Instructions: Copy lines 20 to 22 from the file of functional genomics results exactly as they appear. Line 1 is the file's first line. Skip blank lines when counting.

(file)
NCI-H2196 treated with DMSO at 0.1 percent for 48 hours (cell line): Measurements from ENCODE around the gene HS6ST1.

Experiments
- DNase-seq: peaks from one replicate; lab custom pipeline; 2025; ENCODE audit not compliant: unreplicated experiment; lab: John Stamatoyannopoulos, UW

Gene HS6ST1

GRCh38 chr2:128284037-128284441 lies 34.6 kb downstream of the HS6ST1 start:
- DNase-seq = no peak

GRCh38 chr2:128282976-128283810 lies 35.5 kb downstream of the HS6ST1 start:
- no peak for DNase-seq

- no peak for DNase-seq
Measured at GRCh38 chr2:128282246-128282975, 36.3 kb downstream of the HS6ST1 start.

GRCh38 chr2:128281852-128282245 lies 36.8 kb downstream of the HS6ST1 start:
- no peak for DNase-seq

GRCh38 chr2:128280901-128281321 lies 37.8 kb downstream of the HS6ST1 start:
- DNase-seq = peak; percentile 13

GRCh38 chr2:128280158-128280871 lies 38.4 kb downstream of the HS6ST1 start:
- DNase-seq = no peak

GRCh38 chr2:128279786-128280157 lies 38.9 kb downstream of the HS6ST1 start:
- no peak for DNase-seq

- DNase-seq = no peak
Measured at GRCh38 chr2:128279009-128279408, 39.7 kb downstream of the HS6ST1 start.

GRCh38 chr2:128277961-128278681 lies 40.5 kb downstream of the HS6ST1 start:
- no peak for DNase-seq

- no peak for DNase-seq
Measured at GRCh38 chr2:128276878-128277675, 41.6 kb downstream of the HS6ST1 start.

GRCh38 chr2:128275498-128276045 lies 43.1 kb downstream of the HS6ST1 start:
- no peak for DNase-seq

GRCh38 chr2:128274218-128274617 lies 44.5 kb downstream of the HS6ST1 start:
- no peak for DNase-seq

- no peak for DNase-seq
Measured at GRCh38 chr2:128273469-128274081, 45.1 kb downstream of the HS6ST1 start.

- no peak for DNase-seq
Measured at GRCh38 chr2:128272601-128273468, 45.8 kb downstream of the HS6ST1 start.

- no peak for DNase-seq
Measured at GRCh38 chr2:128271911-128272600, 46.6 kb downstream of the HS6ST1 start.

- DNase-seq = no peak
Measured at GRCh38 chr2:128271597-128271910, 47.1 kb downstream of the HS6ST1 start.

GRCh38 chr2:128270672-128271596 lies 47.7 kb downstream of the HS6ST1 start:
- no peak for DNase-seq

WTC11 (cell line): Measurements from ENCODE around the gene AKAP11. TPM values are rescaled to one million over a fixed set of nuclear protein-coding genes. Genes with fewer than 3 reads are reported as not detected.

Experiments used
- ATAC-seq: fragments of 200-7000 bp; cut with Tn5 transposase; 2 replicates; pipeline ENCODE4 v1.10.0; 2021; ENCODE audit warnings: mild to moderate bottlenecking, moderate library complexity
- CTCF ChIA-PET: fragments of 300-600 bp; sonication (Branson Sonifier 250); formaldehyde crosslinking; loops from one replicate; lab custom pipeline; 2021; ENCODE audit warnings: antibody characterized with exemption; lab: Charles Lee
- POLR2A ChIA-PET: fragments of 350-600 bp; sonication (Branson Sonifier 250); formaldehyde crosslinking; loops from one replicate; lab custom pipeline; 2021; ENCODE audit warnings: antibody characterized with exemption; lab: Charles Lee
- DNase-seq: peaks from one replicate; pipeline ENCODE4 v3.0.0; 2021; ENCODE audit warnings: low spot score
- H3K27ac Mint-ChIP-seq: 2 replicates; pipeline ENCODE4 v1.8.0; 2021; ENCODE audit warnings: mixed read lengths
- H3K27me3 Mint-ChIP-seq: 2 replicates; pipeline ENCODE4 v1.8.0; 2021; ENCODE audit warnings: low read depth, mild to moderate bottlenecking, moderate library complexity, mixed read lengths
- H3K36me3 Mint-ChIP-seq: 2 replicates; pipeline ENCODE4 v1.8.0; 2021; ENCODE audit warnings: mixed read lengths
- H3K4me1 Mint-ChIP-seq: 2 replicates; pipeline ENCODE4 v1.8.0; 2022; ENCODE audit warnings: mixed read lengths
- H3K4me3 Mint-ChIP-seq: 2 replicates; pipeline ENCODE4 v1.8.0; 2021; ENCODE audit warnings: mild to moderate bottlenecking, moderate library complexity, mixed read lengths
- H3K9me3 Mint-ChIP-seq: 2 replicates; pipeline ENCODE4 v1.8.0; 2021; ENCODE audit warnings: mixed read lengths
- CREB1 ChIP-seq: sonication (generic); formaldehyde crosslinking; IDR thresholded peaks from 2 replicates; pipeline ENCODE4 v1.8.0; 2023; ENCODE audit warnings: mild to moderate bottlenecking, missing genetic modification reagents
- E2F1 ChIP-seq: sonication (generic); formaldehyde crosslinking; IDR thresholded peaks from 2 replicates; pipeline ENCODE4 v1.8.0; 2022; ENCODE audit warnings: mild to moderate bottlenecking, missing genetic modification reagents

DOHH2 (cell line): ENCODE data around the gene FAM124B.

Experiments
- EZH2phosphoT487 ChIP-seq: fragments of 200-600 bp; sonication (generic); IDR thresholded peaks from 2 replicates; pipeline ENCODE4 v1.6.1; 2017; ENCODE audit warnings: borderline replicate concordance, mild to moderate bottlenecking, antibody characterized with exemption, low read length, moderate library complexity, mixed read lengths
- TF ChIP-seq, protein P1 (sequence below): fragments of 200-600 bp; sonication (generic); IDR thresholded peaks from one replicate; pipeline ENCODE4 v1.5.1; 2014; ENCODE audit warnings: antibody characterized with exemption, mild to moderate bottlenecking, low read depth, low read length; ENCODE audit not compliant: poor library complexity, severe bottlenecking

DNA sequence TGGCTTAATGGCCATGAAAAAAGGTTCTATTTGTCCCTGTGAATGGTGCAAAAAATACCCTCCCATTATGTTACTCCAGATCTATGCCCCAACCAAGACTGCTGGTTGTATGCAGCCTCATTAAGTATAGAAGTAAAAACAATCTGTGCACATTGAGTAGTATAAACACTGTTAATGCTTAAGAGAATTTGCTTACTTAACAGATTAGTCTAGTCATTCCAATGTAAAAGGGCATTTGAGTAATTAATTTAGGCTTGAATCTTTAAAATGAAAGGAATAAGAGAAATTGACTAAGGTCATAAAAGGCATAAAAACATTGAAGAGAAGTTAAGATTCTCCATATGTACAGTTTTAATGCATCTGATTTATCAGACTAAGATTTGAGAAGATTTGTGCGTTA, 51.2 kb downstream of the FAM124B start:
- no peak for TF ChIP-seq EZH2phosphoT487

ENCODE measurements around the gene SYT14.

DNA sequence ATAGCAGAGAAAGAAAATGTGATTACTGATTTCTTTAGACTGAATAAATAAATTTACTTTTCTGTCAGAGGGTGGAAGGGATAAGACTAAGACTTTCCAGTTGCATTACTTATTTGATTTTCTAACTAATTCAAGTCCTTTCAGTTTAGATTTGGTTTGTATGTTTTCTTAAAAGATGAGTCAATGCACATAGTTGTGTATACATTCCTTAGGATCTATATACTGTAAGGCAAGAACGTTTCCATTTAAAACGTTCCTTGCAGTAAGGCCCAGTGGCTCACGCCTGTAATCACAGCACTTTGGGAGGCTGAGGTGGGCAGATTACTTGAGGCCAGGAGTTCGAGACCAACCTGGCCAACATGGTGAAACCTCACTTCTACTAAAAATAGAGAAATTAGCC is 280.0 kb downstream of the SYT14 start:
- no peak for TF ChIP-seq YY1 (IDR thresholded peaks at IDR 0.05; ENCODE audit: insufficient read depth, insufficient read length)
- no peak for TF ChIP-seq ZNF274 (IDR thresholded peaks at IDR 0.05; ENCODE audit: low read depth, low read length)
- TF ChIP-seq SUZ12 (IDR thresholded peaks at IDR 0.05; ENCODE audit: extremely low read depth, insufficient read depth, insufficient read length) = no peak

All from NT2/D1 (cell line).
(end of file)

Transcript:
Measured at GRCh38 chr2:128279009-128279408, 39.7 kb downstream of the HS6ST1 start.

GRCh38 chr2:128277961-128278681 lies 40.5 kb downstream of the HS6ST1 start:
- no peak for DNase-seq